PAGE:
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What's the Difference Between Britain and England?

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Moments after Andy Murray’s victory over Novak Djokovic at Wimbledon, the New York Times went with a headline that raised some eyebrows: “After 77 Years, Murray and England Rule.” The story was expanded for the print edition, and the headline tweaked—first switching out “England” for “Britain,” then changing the second clause.

That is because—despite what many think—England and Britain aren't the same thing. The best analogy would be to call the United States the Midwest: It disenfranchises a significant proportion of the country, and risks offense. It’s a common misconception that has been going on for centuries, and it’s difficult to unravel.

Cry God for Andy, England and St George!

“Britain” was initially the term for the home of a group of Celts who inhabited modern day England and Wales (and a small part of southern Scotland) before Roman occupation. It was nothing more than that—and remained that way until 1603, when James I of England (who was also James VI of Scotland) sought to unite his two countries. He titled himself King of Great Britain, though opposition and wariness meant that Great Britain didn’t exist during his lifetime, and though subsequent kings and queens ruled both Scotland and England, the governments beneath them were separate for Scotland and England.

It took another century, and the ascension to the throne of Queen Anne in 1702 following a succession crisis, to put the wheels of union back into motion. Anne’s first speech to parliament as Queen of England explained it was “very necessary” to unite the two countries.

Teams of negotiators were drawn up, and after years of talks the Acts of Union 1707 were passed in the English and Scottish Parliaments, drawing together the two countries into the United Kingdom of Great Britain.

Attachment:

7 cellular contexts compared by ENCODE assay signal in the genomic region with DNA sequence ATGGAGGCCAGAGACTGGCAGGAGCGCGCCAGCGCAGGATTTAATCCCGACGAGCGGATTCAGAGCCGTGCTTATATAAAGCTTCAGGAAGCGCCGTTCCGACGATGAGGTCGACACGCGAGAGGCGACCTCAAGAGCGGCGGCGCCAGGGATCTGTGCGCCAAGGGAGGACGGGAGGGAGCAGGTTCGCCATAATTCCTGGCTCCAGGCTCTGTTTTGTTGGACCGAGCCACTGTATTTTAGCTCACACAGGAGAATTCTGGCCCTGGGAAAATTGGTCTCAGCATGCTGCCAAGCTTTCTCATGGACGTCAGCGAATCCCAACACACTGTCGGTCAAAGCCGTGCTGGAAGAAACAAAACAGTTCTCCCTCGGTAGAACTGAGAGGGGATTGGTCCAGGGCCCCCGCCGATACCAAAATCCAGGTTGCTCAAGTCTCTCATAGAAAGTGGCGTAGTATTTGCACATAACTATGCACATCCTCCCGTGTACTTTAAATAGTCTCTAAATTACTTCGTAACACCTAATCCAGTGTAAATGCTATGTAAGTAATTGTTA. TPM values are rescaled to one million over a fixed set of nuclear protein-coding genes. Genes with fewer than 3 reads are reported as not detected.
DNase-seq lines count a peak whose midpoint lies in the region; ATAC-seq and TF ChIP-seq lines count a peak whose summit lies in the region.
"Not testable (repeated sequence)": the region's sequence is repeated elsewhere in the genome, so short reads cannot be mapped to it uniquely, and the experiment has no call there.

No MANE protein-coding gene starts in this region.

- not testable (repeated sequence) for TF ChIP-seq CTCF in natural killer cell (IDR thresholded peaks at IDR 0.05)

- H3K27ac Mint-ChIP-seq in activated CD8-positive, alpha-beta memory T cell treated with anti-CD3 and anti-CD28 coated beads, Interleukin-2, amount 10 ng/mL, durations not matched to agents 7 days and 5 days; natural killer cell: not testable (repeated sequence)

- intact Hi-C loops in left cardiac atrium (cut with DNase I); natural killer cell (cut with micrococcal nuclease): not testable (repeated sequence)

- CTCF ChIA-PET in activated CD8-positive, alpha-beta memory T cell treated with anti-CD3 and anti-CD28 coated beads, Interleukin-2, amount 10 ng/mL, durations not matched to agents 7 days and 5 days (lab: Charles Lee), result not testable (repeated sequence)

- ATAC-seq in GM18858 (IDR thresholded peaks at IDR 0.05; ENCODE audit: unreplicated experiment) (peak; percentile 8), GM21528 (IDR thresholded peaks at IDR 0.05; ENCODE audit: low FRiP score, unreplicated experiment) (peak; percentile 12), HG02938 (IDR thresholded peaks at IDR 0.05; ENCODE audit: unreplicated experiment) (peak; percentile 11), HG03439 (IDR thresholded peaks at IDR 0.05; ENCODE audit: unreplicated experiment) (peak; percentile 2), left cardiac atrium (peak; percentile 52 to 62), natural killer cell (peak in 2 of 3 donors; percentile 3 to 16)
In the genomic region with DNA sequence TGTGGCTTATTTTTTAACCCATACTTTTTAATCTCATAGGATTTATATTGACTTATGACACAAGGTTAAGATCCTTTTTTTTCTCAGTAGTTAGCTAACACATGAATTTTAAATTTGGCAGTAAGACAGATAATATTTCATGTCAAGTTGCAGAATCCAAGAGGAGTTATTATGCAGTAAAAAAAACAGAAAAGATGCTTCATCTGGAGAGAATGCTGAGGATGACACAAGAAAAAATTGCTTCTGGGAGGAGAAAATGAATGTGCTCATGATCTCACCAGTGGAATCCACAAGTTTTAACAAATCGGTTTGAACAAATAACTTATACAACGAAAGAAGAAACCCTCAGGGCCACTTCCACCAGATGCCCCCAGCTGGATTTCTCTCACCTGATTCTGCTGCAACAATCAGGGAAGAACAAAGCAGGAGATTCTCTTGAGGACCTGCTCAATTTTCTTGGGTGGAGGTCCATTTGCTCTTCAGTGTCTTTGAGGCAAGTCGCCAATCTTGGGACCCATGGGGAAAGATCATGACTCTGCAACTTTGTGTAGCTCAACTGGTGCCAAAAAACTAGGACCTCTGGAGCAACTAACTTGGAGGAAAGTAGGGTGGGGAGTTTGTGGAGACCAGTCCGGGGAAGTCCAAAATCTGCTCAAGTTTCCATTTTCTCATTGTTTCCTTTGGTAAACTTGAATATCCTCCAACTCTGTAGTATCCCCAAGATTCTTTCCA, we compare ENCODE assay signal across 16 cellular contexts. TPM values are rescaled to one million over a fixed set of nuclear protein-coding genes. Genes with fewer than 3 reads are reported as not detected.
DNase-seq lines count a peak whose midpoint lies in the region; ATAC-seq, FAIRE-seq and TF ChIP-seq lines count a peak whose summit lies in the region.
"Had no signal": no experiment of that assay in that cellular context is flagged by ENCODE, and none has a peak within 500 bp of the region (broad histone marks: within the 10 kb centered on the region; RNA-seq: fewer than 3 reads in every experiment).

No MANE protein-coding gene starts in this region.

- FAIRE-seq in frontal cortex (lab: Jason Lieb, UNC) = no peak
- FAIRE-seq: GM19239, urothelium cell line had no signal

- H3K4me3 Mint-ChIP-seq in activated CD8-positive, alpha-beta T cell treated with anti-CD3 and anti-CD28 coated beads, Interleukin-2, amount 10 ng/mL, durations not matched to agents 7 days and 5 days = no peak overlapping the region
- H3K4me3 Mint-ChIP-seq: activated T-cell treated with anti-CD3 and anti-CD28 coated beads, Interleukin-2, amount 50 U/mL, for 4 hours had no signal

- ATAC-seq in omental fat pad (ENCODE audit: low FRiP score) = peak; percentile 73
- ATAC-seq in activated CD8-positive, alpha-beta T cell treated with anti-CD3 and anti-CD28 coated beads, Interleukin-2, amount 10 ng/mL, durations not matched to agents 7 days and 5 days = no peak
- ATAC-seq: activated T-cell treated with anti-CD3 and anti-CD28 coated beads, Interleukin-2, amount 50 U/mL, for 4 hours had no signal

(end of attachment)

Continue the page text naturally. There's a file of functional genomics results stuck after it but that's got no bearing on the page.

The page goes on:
So what is it today?

Today, “Great Britain” refers to the entirety of the United Kingdom, save for Northern Ireland (or, if you want to think of it in terms of landmass, the British Isles minus the island of Ireland). This is why technically, the country that flies the Union flag is the United Kingdom of Great Britain and Northern Ireland, and not just Great Britain. But invariably there’s slippage in the definition: When people refer to Great Britain (or just plain Britain), quite often they mean the United Kingdom.

Still with us? Well what if we told you that today most Britons drop the “Great” from Great Britain? If you ask, they’ll say they’re British, from Britain; no one fills out their passport’s nationality section to say they’re United Kingdom-ish.

But Andy Murray’s definitely not English.

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So let’s break it down: England + Scotland + Wales = Great Britain. Great Britain + Northern Ireland = the United Kingdom. Of course, just as New Yorkers and Bostonians share a friendly rivalry, so do Scottish and Englishmen and women.

In fact, the divisions can run deep between the two. Scottish national pride can rub against the natural gravitation of the seats of power, commerce and industry to the heart of England. The tension is so bad that there will be a referendum on Scottish independence in 2014—which could make the English/British/Scottish conundrum a lot easier to untangle.

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Big Questions
What is Duck Sauce?
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A plate of Chinese takeout with egg rolls and duck sauce
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We know that our favorite Chinese takeout is not really authentically Chinese, but more of an Americanized series of menu options very loosely derived from overseas inspiration. (Chinese citizens probably wouldn’t recognize chop suey or orange-glazed chicken, and fortune cookies are of Japanese origin.) It would also be unusual for "real" Chinese meals to be accompanied by a generous amount of sauce packets.